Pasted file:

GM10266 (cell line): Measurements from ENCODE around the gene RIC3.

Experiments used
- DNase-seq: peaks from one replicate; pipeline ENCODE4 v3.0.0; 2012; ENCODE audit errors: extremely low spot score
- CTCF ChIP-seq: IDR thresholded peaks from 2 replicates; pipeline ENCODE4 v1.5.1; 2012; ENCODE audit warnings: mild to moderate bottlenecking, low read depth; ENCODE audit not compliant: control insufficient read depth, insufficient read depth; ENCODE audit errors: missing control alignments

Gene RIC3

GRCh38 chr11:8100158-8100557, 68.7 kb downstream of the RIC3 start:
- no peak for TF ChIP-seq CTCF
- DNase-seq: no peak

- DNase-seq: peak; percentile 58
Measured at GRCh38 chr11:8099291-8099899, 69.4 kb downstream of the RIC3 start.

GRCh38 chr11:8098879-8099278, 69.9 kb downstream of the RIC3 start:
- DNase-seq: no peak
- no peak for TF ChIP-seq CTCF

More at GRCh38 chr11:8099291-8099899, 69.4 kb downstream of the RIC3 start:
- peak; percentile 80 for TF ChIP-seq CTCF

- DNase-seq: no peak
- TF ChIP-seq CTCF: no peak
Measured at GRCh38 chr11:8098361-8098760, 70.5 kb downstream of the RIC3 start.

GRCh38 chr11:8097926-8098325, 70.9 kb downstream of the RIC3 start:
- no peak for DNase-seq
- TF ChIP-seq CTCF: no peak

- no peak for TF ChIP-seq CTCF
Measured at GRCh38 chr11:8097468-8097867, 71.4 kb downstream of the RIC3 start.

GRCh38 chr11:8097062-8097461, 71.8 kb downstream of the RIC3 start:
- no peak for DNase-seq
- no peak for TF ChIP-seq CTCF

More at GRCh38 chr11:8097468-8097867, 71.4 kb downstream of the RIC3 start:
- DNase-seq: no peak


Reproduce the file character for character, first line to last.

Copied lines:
GM10266 (cell line): Measurements from ENCODE around the gene RIC3.

Experiments used
- DNase-seq: peaks from one replicate; pipeline ENCODE4 v3.0.0; 2012; ENCODE audit errors: extremely low spot score
- CTCF ChIP-seq: IDR thresholded peaks from 2 replicates; pipeline ENCODE4 v1.5.1; 2012; ENCODE audit warnings: mild to moderate bottlenecking, low read depth; ENCODE audit not compliant: control insufficient read depth, insufficient read depth; ENCODE audit errors: missing control alignments

Gene RIC3

GRCh38 chr11:8100158-8100557, 68.7 kb downstream of the RIC3 start:
- no peak for TF ChIP-seq CTCF
- DNase-seq: no peak

- DNase-seq: peak; percentile 58
Measured at GRCh38 chr11:8099291-8099899, 69.4 kb downstream of the RIC3 start.

GRCh38 chr11:8098879-8099278, 69.9 kb downstream of the RIC3 start:
- DNase-seq: no peak
- no peak for TF ChIP-seq CTCF

More at GRCh38 chr11:8099291-8099899, 69.4 kb downstream of the RIC3 start:
- peak; percentile 80 for TF ChIP-seq CTCF

- DNase-seq: no peak
- TF ChIP-seq CTCF: no peak
Measured at GRCh38 chr11:8098361-8098760, 70.5 kb downstream of the RIC3 start.

GRCh38 chr11:8097926-8098325, 70.9 kb downstream of the RIC3 start:
- no peak for DNase-seq
- TF ChIP-seq CTCF: no peak

- no peak for TF ChIP-seq CTCF
Measured at GRCh38 chr11:8097468-8097867, 71.4 kb downstream of the RIC3 start.

GRCh38 chr11:8097062-8097461, 71.8 kb downstream of the RIC3 start:
- no peak for DNase-seq
- no peak for TF ChIP-seq CTCF

More at GRCh38 chr11:8097468-8097867, 71.4 kb downstream of the RIC3 start:
- DNase-seq: no peak